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From Biscotti to Granola, ArborShire Enterprises is Healthy and Fun


By JOHN CARLSON July 11, 2010

Encountered across a small table at the Farmers Market at Minnetrista, Sharon Downhour seems as wholesome as the granola she makes and sells.

"A lot of people use it on yogurt," said the friendly Blackford County resident.

Before her as she spoke, 16-ounce bags of her homemade granola filled a basket. Nearby, her other offerings -- including peach and strawberry jams, oat bran English muffins, bread laced with exotic cheeses and plump strips of biscotti -- were displayed.

All these foods and more are produced by ArborShire Enterprises Ltd., the business she owns with her husband, Stuart. At this point, it''s primarily a bakery.

"And that''s my baby," she said with a laugh, tracing her baking experience back to the fourth grade when, on her own, she whipped up an apple pie for a favorite teacher.

Still, the granola, which costs $7.25 a bag and is sold under the label CrunchTime! Granola, seems to be the centerpiece of her offerings, with blends including apple-walnut, pumpkin pie, tropical, maple-walnut and honey-pecan with raspberries.

"Granola is just a combination of oats with other ingredients," said Sharon, who was working the market with her son, Nate, noting the baked mixture also includes flax seed, wheat germ and sunflower seeds.

She has made this stuff for years.

"I always put a lot of stock in eating good food," she continued.

Her base of operations is the Downhours'' 10-acre hobby farm, but ArborShire is not the culmination of a lifelong dream. Earlier, she worked with her husband in their contracting business, among other jobs, then spent time traveling with him.

Something bugged her, though.

"What was missing in my life was that creative element," she explained.

But not anymore.

In producing the food she sells, she is aware of sating her customers'' hunger for quality goods, as well as answering some important questions for them.

"Where''s it made. What''s in it? Is it good for me?" Sharon said. "People want to know these things."

A measure of her dedication to this back-to-the-roots idea is the fact that the Downhours raise chickens on their farm.

"We started a flock," Sharon said, "just so we''d have eggs for the bakery."

Sharon''s jam sessions

The same idea holds true for her jellies and jams. She was preparing to make kiwi jam, and if she has sour cherries, she''ll make sour cherry jelly. Next year, she said, she''ll be offering rhubarb jam, as well as another one.

"I planted gooseberry bushes," she said, "so I''ll be making gooseberry next year."

She''s not afraid to test new items, either.

"I get to experiment," she said, "and if it turns out, I offer it."

A case in point: Her oat bran English muffins.

"Those have become very popular," she said of the pale muffins, two of which she used tongs to drop into a paper bag for a customer. "They taste nothing like what you buy at the store."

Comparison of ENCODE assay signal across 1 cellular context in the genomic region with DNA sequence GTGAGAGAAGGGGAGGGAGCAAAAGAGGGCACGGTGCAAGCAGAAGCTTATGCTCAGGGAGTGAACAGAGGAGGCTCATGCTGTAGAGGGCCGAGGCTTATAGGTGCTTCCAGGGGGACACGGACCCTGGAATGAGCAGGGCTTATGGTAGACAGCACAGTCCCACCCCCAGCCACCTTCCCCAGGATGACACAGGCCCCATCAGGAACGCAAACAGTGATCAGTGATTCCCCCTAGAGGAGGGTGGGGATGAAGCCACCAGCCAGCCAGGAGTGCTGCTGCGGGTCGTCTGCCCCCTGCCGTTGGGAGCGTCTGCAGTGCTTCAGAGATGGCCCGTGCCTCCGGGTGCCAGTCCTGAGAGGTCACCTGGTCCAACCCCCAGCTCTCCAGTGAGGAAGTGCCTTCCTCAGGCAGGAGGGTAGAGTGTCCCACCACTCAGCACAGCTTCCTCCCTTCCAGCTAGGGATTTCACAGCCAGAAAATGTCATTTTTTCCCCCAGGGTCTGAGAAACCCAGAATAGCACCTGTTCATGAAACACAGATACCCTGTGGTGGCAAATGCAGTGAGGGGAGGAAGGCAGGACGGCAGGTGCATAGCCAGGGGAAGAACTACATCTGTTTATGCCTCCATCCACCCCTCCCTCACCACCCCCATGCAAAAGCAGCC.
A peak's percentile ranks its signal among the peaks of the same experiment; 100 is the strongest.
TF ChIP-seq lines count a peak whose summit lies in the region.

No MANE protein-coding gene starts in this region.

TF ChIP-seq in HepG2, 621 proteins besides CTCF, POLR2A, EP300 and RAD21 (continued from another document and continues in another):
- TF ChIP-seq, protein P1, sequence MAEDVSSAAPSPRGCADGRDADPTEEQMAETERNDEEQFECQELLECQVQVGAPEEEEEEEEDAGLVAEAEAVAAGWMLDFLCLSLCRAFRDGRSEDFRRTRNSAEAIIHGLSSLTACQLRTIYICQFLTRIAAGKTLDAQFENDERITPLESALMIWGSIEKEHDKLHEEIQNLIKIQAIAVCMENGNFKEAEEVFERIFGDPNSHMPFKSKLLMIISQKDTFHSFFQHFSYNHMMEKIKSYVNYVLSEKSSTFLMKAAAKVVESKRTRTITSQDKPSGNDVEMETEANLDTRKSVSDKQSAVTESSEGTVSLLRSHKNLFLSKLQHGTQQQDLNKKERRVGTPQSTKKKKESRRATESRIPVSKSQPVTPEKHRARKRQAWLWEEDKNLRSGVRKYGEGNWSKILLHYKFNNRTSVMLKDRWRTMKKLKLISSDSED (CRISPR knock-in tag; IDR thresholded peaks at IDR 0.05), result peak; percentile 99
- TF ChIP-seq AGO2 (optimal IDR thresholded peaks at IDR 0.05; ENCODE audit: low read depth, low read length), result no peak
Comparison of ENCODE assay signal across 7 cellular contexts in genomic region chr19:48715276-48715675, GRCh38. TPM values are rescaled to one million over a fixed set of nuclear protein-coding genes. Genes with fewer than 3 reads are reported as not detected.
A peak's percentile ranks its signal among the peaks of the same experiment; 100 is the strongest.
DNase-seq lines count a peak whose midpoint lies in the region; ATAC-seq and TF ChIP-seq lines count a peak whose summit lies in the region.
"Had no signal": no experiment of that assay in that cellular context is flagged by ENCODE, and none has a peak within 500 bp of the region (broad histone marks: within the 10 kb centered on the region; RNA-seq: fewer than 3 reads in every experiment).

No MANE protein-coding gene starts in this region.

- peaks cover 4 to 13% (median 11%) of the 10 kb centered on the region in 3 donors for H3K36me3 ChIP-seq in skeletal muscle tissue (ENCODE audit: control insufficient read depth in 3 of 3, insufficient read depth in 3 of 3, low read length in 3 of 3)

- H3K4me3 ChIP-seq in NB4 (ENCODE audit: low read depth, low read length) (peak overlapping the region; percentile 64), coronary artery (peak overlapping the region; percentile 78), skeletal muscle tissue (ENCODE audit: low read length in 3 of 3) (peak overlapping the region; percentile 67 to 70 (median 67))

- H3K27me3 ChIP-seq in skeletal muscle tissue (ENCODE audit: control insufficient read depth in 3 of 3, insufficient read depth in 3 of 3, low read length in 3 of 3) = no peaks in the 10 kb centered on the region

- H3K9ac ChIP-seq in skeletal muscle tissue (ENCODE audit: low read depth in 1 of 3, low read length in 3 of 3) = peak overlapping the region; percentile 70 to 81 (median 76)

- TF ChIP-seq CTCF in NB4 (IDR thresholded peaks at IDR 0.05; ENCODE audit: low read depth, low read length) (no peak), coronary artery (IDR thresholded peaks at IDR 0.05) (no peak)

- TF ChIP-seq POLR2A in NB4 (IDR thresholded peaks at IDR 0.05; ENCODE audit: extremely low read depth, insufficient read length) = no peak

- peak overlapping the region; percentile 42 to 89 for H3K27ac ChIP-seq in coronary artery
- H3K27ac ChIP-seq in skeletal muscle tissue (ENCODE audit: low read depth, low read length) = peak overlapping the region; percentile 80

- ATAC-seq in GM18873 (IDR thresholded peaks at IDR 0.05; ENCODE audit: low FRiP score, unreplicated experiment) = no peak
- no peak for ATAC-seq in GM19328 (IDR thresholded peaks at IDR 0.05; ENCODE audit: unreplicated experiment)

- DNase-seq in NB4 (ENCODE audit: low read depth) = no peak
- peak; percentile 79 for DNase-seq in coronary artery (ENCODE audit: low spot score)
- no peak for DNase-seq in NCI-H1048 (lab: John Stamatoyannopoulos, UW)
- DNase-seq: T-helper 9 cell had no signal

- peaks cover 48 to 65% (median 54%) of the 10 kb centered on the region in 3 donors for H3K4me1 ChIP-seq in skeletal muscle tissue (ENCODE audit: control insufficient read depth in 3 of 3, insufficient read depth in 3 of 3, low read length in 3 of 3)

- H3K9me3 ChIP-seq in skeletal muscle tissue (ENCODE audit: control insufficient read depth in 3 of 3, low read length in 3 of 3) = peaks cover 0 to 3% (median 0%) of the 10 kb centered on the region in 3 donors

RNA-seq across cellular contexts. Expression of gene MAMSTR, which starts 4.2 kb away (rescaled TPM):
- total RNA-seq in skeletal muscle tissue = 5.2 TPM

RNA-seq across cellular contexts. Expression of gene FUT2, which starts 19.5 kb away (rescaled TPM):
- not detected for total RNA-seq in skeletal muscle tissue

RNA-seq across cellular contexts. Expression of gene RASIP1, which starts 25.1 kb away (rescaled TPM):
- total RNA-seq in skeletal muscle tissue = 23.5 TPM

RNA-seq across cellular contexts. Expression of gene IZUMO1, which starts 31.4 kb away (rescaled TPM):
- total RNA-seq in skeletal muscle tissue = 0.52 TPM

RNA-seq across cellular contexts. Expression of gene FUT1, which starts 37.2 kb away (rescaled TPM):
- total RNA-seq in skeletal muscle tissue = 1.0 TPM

The biscotti she displayed included triple chocolate almond and a butterscotch toffee almond, selling for $3.75 a pack under the label Gram''s Best Biscotti.

"It''s crunchy and firm, but you don''t have to dunk it before you eat it," Sharon said. "One of my customers says it''s not ''nail hard.'' That was his quote."

In discussing her foods and her business, she said the Farmers Market was a perfect fit for her.

"It''s fun," she said, "and if people like your product, it just reinforces your love for what you''re doing."

As for what the Downhours will be doing in the future, they are taking things slowly.

Sharon plans to seek the designation of an Indiana Artisan, which can only come after 18 months in business. Corporate gifting is liable to be another area of emphasis for ArborShire.

A small vineyard and winery is also part of their plans.

"Our focus is going to be on blended fruit wines," Sharon said.

While she is looking forward to the fruit, literally and figuratively, of that development, she also takes great satisfaction in the business as is, and its bounty of wholesome, honest foods.

"It''s good stuff," she said with a smile, "and why not share it, you know?"

Try Downhour''s favorite treat from her recipe stash

We asked Sharon Downhour for a favorite recipe, and this is what she sent us.

"I decided on my grandmother''s cream pie recipe," she wrote. "This was a recipe that busy farm wives frequently used -- it was quick and delicious.

"As another note of interest, my grandmother was always supportive of my baking, and I recently acquired her Seller''s cabinet -- a wedding gift from my grandfather''s parents. I was so happy to have it. It was in her house for 84 years and now it''s in mine. When we move into our permanent bakery, it will be displayed prominently.


2/3 cup sugar
4 level tablespoons flour
1 cup cream
1/2 cup milk
2 tablespoons butter
1 teaspoon vanilla
Pinch of salt

Mix sugar, flour and salt in the bottom of a pie plate lined with pastry. Mix cream, milk and vanilla and pour over the dry ingredients. Sprinkle nutmeg over the top and dot with butter. Bake at 350 degrees for one hour. Cool on wire rack.

See the article on The Star Press website.

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